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General Commentary ARTICLE

Front. Hum. Neurosci., 17 March 2015 | https://doi.org/10.3389/fnhum.2015.00142

A commentary on: Affective coding: the emotional dimension of agency

  • 1Department of Psychology, Durham University, Durham, UK
  • 2Department of Philosophy, Durham University, Durham, UK

A commentary on
Affective coding: the emotional dimension of agency

by Gentsch, A., and Synofzik, M. (2014). Front. Hum. Neurosci. 8:608. doi: 10.3389/fnhum.2014.00608

We welcome Gentsch and Synofzik's (2014) review of the role of affect in modulating a person's sense of agency (SoA). The review is timely and synthesizes a great deal of evidence. However, we feel that their claims concerning the role of affect in modulating a person's SoA could be usefully extended to the study of auditory hallucinations (AH), one unusual experience not discussed in their review. In this commentary, we describe recent findings that suggest that one way in which negative affect plays a role in the development of AH is by reducing the SoA associated with self-generated cognitions and suggest that the insula may play an important role in mediating the effect of affect on SoA.

Cognitive models of AH (e.g., Bentall, 1990; Waters et al., 2012) suggest that they occur when a cognition is misattributed to an external, non-self-source. Consistent with this claim, people who experience AH tend to show a bias toward accepting the presence of a verbal stimulus on tasks designed to measure reality discrimination (i.e., they tend to confuse internal, self-generated events for external, non-self-generated events, but not vice versa; Brookwell et al., 2013). This is often demonstrated using an auditory signal detection task (SDT), in which participants must try to detect speech in an ambiguous auditory stimulus (typically white noise). On trials where the speech is absent, participants have the opportunity to make a false alarm; that is, to report that speech was present in the white noise, when it was not. Presumably, when participants make a false alarm, they have mistaken their internal representation of the speech for the externally presented, “real” speech.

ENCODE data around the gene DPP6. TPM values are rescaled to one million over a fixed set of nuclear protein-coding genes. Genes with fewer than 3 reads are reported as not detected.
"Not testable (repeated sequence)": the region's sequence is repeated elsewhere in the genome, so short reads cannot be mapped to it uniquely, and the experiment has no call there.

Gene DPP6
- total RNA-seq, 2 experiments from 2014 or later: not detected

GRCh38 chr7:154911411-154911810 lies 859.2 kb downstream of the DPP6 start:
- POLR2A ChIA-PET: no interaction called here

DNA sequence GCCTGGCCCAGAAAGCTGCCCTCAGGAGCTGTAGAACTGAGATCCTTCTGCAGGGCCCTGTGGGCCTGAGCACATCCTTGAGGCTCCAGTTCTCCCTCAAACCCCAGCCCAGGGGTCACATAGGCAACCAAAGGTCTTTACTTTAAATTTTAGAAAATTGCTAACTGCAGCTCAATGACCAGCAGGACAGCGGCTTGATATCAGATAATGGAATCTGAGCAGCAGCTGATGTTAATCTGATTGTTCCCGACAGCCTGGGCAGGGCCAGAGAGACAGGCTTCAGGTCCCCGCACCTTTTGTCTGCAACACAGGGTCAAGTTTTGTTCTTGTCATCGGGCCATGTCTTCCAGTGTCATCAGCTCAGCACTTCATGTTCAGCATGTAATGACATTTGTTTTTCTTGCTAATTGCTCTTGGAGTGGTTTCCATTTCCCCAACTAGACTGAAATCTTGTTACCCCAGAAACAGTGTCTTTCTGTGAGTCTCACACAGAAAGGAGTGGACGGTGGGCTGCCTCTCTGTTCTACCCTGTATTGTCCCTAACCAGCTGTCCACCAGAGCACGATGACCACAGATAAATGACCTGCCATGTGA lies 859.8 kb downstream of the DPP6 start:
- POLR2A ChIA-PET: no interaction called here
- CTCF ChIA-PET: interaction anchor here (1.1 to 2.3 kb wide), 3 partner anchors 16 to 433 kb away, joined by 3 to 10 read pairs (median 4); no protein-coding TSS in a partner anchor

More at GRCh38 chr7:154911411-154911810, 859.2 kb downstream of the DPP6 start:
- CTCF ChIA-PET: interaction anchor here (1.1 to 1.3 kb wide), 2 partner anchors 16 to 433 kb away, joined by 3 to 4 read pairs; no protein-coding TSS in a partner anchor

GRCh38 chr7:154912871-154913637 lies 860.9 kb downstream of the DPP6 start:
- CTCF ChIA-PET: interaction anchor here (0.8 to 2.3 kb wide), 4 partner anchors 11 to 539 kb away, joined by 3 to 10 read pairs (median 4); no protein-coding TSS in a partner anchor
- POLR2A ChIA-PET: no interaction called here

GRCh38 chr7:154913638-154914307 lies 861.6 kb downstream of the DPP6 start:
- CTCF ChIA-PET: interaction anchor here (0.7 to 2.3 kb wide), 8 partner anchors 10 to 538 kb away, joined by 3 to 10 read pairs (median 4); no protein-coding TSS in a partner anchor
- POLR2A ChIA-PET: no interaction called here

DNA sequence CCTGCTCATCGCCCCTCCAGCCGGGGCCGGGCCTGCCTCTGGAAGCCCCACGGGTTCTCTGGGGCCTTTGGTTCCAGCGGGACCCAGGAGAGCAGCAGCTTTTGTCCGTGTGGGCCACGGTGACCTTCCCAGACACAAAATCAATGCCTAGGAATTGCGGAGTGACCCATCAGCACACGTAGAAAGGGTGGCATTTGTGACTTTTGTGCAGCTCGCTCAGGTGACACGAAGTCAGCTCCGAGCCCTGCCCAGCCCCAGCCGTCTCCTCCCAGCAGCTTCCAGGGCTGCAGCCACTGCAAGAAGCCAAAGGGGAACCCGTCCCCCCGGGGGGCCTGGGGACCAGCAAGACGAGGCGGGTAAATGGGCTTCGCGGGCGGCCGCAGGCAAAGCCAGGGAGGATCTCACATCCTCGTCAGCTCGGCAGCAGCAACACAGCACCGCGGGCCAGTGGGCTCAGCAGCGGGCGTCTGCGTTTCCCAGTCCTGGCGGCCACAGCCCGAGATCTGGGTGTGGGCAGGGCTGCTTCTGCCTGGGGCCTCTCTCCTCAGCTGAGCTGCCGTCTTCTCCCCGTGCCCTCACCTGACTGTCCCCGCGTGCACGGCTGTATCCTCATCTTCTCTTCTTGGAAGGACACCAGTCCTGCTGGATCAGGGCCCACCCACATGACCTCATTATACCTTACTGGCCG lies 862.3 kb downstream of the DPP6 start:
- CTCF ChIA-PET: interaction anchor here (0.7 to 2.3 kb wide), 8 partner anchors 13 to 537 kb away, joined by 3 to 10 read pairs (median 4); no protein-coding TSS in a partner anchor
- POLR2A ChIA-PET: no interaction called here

Two recent studies have demonstrated a causal relation between increases in negative affect and weaker reality discrimination. Smailes et al. (2014) reported that participants who performed an auditory SDT after completing a negative mood induction (recalling an unpleasant autobiographical memory) made more false alarms, but not more hits, than did participants who performed the task after completing a neutral mood induction. Similarly, Hoskin et al. (2014), despite employing a different mood induction and a modified SDT, reported that participants were more likely to make false alarms during a condition in which they were exposed to a stressor than during a control condition. Thus, both studies showed that when participants experienced negative affect, they were more likely to misattribute internal, self-generated cognitions to an external source. These findings are consistent with data from studies that have shown that negative affect tends to precede the onset of AH in the daily lives of psychosis patients (Nayani and David, 1996; Delespaul et al., 2002), and suggest that negative affect is associated with the onset of AH, at least in part, because it modulates SoA for cognition.